The crisis of care in Britain is intensifying. However, it is largely discussed in terms of rising costs of care to the state, but rarely in terms of the costs to those engaged in doing this work.  Low pay and poor conditions of work for those engaged in care work is a major concern, as is the wellbeing of those in their care. Since a major share of care is performed by family members, including grandparents, attention must be given to unpaid as well as paid care work. Unpaid care work is increasingly seen as a  human rights issue and its recognition an essential step towards achieving gender equality.

The British welfare state has been important in organising, resourcing and delivering care work in the country, and its contraction is having significant impact of people’s lives. According to a House of Commons Library report women have been disproportionately impacted by tax and benefit changes[1]. Women have also borne the brunt of welfare restructuring not just in terms of job losses but also because they have had to fill the gaps in social support, which have been decimated as a result of cuts in state funded services.

Most policy attention in recent years has been given to child care - with the notable exception of the still unactioned Dilnot report[2]. The shifting demographic of the country needs a closer look at how the crisis of care is affecting older people with support needs as well as disabled adults. It is also necessary to pay closer attention to the needs of those who perform care work– both paid and unpaid; without focused support they risk depleting their own lives and capacities.

When addressed, this crisis of care is often treated as an issue of social policy and fiscal adjustment overlooking the importance of the study of governance and regulation.

A new Research Commission on 'The Crisis of Care in Austerity Britain' will address these gaps. As austerity bites in Britain, we ask:

  • What will be the impact of a state, which is contracting and an aging population with support needs and disabilities that is expanding, on the care regime in Britain? And what impact will it have on the everyday lives of citizens – those who care and those cared for?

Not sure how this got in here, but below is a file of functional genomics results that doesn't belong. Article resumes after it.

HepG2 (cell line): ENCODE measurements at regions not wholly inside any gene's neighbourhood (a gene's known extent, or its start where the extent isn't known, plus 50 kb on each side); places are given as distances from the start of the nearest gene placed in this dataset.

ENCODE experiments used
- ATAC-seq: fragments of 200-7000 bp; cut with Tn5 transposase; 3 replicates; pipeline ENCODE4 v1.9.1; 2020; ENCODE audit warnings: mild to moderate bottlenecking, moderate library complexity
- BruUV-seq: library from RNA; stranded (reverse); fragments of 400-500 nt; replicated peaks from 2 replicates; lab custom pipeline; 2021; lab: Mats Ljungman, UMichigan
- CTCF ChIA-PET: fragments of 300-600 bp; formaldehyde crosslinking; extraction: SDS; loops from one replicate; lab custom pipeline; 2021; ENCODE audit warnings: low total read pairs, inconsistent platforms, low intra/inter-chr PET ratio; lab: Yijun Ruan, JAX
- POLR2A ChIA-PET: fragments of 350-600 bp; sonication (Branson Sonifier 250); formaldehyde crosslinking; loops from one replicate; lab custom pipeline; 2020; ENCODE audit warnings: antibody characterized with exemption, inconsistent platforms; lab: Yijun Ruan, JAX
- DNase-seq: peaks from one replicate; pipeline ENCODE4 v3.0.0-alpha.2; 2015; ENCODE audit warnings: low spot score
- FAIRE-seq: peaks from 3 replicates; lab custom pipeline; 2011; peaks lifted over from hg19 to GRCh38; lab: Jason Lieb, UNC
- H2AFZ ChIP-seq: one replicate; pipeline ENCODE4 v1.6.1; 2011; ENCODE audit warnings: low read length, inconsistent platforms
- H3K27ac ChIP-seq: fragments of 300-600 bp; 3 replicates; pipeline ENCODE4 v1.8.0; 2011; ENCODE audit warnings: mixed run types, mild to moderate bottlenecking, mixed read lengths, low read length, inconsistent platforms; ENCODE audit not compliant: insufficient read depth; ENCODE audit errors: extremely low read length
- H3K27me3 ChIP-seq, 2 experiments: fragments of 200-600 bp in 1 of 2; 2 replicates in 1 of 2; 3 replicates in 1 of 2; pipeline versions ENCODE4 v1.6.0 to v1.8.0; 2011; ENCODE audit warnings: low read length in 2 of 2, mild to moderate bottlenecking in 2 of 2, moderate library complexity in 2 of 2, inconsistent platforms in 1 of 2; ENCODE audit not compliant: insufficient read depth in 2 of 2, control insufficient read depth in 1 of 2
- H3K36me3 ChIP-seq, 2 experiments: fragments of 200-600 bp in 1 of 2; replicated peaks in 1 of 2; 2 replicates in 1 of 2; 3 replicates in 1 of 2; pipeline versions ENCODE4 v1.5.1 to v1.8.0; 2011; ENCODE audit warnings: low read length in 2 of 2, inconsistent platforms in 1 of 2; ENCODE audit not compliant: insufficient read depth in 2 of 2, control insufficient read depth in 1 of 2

• How might the devolution of powers and responsibility between and within Britain’s nations affect issues of care? What would need to change in the relations between local and national level state bodies to address the crisis of care work?
  • How can examples from other countries – strong welfare states in some countries and (in contrast) states with minimal social support – allow us to imagine progressive reforms to Britain’s policy framework on care?
  • What role do discourses of welfare and care in the media and elsewhere play in shaping policy?


The Commission will undertake a careful examination of governance and regulation of policies on care and their impact on people’s everyday life, which will form the basis of formulating new approaches to address the crisis of care for older people in Britain.

Launching this initiative, Professor Will Jennings of the Political Studies Association said:

“Each Commission is addressing an issue of strategic importance and each will reflect on how the study of politics might respond to challenges and opportunities raised by the changing scope and form of politics in the 21st Century.

“Our ambition is for the profession, in collaboration with other disciplines and practitioners, to contribute to, and lead, current debates in public life and society more broadly.  The crisis of care in Britain is intensifying and we look forward to publishing the Commission’s report in September 2016.”

The Commission, alongside Belinda Phipps, will involve the following Commissioners: Prof. Ruth Pearson (University of Leeds and Women’s Budget Group), Prof. Shirin Rai (University of Warwick), Dr Juanita Elias (University of Warwick) and Dr Daniela Tepe-Belfrage (University of Sheffield).  The Commission is expected to report in September 2016.


[1] Richard Cracknell, 2013, Estimating the costs of tax and benefit changes by gender, HoC Standard Note:

SN06758, 19 November

[2] One exception has been the Dilnot Report on adult social care, 2010